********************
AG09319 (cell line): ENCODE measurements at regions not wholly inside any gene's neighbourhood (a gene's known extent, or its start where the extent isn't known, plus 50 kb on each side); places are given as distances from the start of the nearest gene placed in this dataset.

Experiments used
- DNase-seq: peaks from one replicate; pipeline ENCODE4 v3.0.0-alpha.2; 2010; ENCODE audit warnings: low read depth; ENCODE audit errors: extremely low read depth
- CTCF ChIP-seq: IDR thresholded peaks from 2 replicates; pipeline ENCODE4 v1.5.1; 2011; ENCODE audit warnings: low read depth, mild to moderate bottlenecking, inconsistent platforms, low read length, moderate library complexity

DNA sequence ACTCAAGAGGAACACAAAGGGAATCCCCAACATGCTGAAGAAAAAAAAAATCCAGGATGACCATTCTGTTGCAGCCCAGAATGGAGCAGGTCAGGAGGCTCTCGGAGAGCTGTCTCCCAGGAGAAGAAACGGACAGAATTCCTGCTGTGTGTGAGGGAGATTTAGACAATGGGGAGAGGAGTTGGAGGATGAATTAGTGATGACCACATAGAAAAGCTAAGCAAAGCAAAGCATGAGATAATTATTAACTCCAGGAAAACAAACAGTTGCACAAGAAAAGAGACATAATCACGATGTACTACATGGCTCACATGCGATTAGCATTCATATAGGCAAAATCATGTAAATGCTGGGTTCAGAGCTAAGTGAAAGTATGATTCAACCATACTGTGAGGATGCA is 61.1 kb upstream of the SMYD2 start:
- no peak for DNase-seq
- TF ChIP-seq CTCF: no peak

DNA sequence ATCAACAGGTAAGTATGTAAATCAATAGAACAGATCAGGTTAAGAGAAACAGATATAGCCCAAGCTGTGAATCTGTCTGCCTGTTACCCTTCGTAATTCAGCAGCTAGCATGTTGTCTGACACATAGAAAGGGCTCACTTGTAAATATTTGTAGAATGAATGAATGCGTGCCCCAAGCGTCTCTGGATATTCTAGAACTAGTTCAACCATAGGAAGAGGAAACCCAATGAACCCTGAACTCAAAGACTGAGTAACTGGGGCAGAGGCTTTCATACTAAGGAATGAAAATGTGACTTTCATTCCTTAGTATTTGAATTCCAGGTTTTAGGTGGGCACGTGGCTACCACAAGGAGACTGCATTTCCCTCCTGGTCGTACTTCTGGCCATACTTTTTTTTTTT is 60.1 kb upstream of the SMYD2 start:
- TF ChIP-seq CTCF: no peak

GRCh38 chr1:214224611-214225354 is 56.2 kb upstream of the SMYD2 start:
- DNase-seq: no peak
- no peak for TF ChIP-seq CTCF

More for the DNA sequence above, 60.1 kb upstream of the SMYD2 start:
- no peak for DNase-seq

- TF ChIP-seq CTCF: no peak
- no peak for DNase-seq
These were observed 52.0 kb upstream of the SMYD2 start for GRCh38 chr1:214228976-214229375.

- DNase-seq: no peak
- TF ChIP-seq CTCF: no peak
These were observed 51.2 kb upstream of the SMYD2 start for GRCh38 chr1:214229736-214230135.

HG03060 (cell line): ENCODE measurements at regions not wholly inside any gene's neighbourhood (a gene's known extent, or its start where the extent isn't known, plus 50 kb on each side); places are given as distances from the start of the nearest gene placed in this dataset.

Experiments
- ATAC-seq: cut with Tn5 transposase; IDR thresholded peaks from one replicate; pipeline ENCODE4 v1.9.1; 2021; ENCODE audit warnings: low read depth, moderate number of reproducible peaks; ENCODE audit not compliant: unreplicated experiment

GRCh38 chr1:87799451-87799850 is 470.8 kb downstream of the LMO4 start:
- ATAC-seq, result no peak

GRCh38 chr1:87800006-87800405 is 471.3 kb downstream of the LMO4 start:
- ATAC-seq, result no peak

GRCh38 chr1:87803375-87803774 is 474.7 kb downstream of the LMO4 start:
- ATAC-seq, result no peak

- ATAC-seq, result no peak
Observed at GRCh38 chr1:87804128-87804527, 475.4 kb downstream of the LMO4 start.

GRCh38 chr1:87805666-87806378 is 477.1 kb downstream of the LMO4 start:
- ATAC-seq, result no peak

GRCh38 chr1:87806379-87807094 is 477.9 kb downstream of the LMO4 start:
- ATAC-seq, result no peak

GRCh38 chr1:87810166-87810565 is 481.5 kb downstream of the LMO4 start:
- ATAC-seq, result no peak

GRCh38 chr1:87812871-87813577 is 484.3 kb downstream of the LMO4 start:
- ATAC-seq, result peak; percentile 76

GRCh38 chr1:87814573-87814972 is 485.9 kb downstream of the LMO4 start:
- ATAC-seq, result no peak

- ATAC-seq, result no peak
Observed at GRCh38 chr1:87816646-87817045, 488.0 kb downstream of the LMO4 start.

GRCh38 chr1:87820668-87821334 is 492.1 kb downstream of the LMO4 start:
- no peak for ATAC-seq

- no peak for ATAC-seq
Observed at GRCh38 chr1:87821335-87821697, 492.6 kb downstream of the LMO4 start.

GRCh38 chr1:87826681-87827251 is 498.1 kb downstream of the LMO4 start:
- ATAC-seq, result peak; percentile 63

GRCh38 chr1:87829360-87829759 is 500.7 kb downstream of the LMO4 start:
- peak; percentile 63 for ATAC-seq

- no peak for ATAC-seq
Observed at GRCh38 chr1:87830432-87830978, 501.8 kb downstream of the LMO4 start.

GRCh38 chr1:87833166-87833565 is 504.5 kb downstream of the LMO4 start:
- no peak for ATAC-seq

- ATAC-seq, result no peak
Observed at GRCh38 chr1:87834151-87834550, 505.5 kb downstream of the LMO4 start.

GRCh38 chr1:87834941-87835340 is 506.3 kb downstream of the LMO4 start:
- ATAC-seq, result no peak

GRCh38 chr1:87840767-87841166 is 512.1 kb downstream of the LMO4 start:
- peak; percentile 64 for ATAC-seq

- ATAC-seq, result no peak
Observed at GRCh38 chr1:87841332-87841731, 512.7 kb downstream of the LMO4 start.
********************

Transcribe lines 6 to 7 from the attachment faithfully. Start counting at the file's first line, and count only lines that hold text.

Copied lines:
- no peak for DNase-seq
- TF ChIP-seq CTCF: no peak